The Temple of Doom, Palau
The mysterious and remote archipelago of Palau is full of stunning scenery, both landscapes and underwater scenes. Jellyfish and corals, reefs and caves: it seems that nature has gathered in one place everything that can bring life to an ocean, mixed together and poured it out in an unusual combination. We have recently shown you the amazing Jellyfish Lake. After that we also briefly visited the reef of Blue Holes: it is the spot consisting of four vertical wells about 10 meters in diameter. At the depth of 20 meters, they merge into one spacious cave, having only two exits. And it is the place where the ominous Temple of Doom is hidden! Last time we just mentioned it, but now we will take a deep dive into this cave!
At first glance, the Temple of Doom is a small and inconspicuous cave. It is quite easy to get in here: a narrow entrance with a diameter of about one and a half meters, the so-called "seventh", an additional hole in a complex structure of the Blue Holes reef, is located at a depth of about 25 meters. If you rise from the bottom, you need to focus on the northern part of the main hall.
That's how the main entrance to the Temple of Domm looks like:
A few meters to the left of the main entrance, there is another additional gap that the most curious and adventure-seeking divers can squeeze into. But you should better use this gap not for entering, but on the way back as an exit since it will be clearly visible out of the darkness against the light. In case you try to enter through it, you will have to squeeze from the bright hall of the Blue Hole into the frightening darkness of the cave, which can be psychologically more difficult.
The route to the Temple of Doom is considered difficult and is not recommended for divers without experience. According to some reports, three Japanese divers once died here, and perhaps that's when the unofficial name was given to this small cave. Some people also call it the Death Hole. For whatever reason, but now only certified divers with special equipment and the "Cave Diver" level are allowed to swim here.
The popularity and closed nature of such places is the best advertisement! And so, not properly trained divers are also eager to explore the legendary cave. For them, it is only possible with the escort of qualified guides who are ready to take full responsibility. But for us, there is no danger at all: the AirPano virtual tour allows you to visit these gloomy places without risking your life!
We descend to the Temple through that very "seventh hole" and squeeze into the passage through the coral clumps surrounding us. The horizontal relief suddenly changes to a steep vertical drop. A beam of light from the lantern hardly breaks through the complete darkness, and suddenly, this black silence is interrupted by some kind of movement. Something flies by and right above your head, making you shudder, and it is not immediately clear that these are just harmless and living inhabitants of the depths. There are no corals here, but cranks, stingrays, humphead wrasses, lionfish, and other exotic tropical fish happen to swim here. It's okay, except that at first glance the cave looks uninhabited, and you don't expect to find any activity in it.
The Temple of Doom is a large hall measuring a few dozen meters in diameter. The upper part, the ceiling, is at a depth of about 20 meters, and the floor is at a depth of 35-40 meters. In different places, there are small branches with small caves and niches inside them. The exit from the Temple of Doom is not visible from the main hall: it is hidden by a vertical drop that can confuse inexperienced divers. But if you hang a couple of lanterns along the way, it will be easier to navigate.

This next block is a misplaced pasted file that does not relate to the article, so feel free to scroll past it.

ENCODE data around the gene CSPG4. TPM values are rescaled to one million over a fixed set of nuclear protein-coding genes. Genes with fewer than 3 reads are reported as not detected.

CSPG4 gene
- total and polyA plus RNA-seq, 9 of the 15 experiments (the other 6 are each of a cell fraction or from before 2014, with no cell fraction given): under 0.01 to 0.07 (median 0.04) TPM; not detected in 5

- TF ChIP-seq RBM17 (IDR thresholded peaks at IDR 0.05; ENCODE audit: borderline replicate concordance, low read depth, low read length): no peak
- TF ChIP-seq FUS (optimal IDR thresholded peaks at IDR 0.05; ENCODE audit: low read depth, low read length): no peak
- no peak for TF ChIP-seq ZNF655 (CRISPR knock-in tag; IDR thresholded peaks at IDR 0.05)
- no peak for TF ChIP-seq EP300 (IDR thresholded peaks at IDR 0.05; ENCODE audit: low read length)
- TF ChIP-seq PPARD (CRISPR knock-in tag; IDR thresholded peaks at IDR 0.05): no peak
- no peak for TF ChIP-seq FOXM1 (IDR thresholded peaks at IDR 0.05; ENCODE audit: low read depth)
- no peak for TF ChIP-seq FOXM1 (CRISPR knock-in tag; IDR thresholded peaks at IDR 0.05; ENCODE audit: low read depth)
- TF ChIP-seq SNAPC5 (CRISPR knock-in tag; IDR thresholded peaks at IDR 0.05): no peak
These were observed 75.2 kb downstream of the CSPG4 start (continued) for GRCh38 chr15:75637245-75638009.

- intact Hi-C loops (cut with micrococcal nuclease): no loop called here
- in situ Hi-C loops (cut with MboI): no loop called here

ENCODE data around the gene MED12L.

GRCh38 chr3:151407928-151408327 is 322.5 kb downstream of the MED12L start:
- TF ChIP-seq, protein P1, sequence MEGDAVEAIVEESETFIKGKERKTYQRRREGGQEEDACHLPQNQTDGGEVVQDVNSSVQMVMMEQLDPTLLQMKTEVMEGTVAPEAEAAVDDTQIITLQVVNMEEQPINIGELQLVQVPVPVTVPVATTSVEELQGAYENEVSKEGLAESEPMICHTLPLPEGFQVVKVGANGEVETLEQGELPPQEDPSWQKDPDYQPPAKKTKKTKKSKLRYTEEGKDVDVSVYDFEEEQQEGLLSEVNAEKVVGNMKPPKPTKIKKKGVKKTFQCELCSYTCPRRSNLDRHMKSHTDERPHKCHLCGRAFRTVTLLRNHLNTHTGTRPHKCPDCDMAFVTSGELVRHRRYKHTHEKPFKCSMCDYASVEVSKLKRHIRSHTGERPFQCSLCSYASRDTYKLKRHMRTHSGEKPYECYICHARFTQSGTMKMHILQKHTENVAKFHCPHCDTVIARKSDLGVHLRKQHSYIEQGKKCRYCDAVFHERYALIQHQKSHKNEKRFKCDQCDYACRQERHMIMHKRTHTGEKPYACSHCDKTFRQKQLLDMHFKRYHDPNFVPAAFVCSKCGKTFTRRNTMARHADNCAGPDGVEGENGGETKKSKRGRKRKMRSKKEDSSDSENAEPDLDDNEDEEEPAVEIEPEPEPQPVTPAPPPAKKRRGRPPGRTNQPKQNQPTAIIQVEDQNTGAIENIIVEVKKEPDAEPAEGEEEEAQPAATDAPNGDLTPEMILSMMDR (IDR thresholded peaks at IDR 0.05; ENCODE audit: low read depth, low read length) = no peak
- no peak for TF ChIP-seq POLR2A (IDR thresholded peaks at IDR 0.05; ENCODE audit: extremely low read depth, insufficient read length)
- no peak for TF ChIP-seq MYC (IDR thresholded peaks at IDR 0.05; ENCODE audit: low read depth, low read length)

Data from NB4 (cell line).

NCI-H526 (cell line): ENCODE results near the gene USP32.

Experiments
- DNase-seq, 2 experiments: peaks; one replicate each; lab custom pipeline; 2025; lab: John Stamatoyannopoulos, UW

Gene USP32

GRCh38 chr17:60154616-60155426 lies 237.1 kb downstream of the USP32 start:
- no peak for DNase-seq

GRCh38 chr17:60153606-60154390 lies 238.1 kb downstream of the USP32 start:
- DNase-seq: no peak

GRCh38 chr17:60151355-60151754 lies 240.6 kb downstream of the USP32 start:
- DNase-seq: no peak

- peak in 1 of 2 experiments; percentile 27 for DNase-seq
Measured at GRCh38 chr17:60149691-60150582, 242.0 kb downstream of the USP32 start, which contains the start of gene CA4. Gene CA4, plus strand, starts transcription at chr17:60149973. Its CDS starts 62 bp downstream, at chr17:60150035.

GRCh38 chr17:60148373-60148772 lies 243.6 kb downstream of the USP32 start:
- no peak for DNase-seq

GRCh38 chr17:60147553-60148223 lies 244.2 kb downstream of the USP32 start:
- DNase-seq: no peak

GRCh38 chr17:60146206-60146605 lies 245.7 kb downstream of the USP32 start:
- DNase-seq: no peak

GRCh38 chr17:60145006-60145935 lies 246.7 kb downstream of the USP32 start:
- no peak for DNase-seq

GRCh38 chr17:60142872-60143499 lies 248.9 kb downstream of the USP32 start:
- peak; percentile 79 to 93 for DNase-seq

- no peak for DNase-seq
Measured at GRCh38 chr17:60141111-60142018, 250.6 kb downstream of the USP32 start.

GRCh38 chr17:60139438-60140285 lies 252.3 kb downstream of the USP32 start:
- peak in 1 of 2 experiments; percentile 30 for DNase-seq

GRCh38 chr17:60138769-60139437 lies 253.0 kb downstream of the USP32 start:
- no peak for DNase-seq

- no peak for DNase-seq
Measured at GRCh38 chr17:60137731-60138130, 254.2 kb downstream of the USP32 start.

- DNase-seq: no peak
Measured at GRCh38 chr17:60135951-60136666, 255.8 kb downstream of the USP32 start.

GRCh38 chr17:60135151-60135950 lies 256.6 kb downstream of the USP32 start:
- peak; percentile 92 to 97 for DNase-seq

On a plate at the far end of the Temple of Doom, there is a well-preserved skeleton of a large turtle. It serves as a kind of a memorial that warns all curious people against the desire to disturb the peace of the dead. It remains a mystery whether the animals came to this place to die of their own free will, or passed away without air, unable to find a way out...
At the main entrance of the Temple of Doom, there is a rope stretching inside: it does not lead to the skeleton of a turtle, but to the deepest part of the cave. And therefore the path along the rope is not of great interest for divers, at least on the first visit.
If you spend more time here, you will be able to find the remains of several other turtles in different corners of the cave, which are worse preserved and look just like heaps of bones.
However, our oxygen supplies are already running out, and it's time to go back. This is how the exit from the Temple of Doom looks like, leading divers to the bottom of the Blue Holes reef.
In this dive, we were accompanied by an experienced guide Fabio Esposito and returned to the safer areas of the Blue Holes without a single incident. And so, now you can safely enjoy this journey with AirPano panoramas!
The first panorama of this virtual tour is the spherical image with a turtle skeleton; this is the main goal of everyone who has chosen to dive into the Temple of Doom. Next, we show how to consistently get from the surface of the water to the skeleton of a large turtle. First, you will see an impressive bird's eye view of the Blue Holes, then you will dive into the Blue Holes reef itself. Afterwards, you will get to the entrance to the Temple of Doom and then finally, travel through the cave to the turtle.
Photos by Oleg Gaponyuk
16 April 2021
Virtual Travels in 360°Las Vegas at Dusk and Night Plitvice Lakes National Park in Winter, Croatia Bangkok, Thailand Cote d'Azur. Villefranche-sur-Mer, Ile d'Or and Saint-Jean-Cap-Ferrat Diving with spotted seals. Sea of Japan, Russia Uzon caldera, Kamchatka, Russia. Part I Chillon Castle, Switzerland Jellyfish Bay, Raja Ampat, Indonesia